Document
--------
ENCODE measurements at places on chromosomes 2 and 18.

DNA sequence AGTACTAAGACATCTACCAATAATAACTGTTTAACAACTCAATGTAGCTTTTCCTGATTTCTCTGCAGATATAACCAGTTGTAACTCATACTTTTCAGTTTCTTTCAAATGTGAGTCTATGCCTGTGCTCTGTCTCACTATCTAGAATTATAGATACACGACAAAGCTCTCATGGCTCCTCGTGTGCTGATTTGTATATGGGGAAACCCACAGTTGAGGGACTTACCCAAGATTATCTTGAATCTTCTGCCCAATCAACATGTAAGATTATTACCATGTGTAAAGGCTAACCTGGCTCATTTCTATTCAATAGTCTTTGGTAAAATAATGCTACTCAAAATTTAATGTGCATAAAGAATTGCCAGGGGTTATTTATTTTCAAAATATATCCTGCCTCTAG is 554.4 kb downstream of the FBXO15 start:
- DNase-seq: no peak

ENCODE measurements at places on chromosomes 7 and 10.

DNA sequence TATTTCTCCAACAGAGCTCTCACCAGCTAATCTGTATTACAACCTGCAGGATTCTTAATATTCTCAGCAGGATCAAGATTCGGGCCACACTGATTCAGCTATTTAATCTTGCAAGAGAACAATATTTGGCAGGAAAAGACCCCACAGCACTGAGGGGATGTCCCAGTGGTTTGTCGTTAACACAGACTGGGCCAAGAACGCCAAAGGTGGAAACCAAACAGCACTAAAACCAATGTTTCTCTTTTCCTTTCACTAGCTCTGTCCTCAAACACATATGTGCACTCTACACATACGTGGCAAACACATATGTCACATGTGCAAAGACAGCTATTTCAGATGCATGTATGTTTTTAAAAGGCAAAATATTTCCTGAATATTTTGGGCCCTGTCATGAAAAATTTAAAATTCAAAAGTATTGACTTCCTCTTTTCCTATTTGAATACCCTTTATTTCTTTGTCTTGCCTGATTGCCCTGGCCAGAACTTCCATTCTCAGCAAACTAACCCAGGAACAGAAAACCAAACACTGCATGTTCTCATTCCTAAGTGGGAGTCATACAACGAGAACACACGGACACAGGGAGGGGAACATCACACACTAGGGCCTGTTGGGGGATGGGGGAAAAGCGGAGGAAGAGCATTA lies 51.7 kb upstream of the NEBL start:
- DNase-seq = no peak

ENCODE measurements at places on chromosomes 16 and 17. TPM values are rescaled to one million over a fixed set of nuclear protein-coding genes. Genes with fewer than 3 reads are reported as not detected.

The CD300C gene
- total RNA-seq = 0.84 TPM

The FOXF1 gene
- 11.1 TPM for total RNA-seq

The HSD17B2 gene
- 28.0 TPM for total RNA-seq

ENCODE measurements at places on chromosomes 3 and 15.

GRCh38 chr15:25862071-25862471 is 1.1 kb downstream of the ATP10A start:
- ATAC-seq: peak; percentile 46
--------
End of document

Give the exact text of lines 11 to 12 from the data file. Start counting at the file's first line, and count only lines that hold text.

- 11.1 TPM for total RNA-seq

The HSD17B2 gene